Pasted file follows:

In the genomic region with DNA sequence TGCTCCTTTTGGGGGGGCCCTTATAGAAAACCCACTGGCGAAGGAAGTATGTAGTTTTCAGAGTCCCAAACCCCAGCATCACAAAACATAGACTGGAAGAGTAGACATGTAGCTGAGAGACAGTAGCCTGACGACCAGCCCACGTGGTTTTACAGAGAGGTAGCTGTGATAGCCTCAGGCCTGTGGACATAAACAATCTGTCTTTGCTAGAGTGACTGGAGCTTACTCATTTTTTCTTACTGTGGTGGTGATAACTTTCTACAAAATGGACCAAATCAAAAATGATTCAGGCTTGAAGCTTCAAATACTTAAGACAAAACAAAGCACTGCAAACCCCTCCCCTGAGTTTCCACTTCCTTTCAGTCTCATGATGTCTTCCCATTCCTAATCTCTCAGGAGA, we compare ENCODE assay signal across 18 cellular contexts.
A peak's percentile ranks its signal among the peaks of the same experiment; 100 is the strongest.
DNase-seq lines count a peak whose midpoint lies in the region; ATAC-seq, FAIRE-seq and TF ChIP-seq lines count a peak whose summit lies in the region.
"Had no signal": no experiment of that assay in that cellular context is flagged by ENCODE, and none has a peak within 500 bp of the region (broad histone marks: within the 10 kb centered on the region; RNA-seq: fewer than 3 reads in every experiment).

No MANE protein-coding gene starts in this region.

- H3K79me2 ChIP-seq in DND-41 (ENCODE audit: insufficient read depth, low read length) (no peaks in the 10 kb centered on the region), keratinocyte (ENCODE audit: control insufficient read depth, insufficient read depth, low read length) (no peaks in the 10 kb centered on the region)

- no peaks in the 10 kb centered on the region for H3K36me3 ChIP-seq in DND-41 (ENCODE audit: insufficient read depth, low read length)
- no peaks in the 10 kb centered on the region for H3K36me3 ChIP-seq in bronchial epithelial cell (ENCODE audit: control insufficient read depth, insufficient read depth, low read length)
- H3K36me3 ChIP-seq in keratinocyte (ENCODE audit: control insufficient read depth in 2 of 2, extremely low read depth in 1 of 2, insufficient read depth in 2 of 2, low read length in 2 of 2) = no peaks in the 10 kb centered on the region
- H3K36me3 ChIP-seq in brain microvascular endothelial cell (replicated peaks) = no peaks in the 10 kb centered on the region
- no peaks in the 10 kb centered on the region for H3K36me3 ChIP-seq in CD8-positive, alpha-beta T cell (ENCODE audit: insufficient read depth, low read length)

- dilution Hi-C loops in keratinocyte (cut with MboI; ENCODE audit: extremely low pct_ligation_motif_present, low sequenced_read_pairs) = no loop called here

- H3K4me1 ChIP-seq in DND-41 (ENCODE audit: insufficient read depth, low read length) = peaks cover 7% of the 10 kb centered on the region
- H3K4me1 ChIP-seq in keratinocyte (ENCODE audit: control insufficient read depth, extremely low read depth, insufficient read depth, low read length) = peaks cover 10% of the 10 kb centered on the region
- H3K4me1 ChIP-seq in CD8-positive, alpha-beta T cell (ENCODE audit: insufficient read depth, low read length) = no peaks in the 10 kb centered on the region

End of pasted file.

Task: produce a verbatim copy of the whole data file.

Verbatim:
In the genomic region with DNA sequence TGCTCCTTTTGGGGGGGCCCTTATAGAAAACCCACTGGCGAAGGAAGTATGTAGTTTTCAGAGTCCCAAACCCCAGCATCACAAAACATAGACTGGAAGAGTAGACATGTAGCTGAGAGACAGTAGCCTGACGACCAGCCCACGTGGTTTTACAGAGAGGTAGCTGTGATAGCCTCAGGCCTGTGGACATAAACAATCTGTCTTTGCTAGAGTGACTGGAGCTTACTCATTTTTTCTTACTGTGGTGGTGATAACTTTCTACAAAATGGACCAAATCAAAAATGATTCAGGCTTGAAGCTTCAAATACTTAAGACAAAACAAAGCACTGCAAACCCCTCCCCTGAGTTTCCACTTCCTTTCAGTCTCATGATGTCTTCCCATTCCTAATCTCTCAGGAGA, we compare ENCODE assay signal across 18 cellular contexts.
A peak's percentile ranks its signal among the peaks of the same experiment; 100 is the strongest.
DNase-seq lines count a peak whose midpoint lies in the region; ATAC-seq, FAIRE-seq and TF ChIP-seq lines count a peak whose summit lies in the region.
"Had no signal": no experiment of that assay in that cellular context is flagged by ENCODE, and none has a peak within 500 bp of the region (broad histone marks: within the 10 kb centered on the region; RNA-seq: fewer than 3 reads in every experiment).

No MANE protein-coding gene starts in this region.

- H3K79me2 ChIP-seq in DND-41 (ENCODE audit: insufficient read depth, low read length) (no peaks in the 10 kb centered on the region), keratinocyte (ENCODE audit: control insufficient read depth, insufficient read depth, low read length) (no peaks in the 10 kb centered on the region)

- no peaks in the 10 kb centered on the region for H3K36me3 ChIP-seq in DND-41 (ENCODE audit: insufficient read depth, low read length)
- no peaks in the 10 kb centered on the region for H3K36me3 ChIP-seq in bronchial epithelial cell (ENCODE audit: control insufficient read depth, insufficient read depth, low read length)
- H3K36me3 ChIP-seq in keratinocyte (ENCODE audit: control insufficient read depth in 2 of 2, extremely low read depth in 1 of 2, insufficient read depth in 2 of 2, low read length in 2 of 2) = no peaks in the 10 kb centered on the region
- H3K36me3 ChIP-seq in brain microvascular endothelial cell (replicated peaks) = no peaks in the 10 kb centered on the region
- no peaks in the 10 kb centered on the region for H3K36me3 ChIP-seq in CD8-positive, alpha-beta T cell (ENCODE audit: insufficient read depth, low read length)

- dilution Hi-C loops in keratinocyte (cut with MboI; ENCODE audit: extremely low pct_ligation_motif_present, low sequenced_read_pairs) = no loop called here

- H3K4me1 ChIP-seq in DND-41 (ENCODE audit: insufficient read depth, low read length) = peaks cover 7% of the 10 kb centered on the region
- H3K4me1 ChIP-seq in keratinocyte (ENCODE audit: control insufficient read depth, extremely low read depth, insufficient read depth, low read length) = peaks cover 10% of the 10 kb centered on the region
- H3K4me1 ChIP-seq in CD8-positive, alpha-beta T cell (ENCODE audit: insufficient read depth, low read length) = no peaks in the 10 kb centered on the region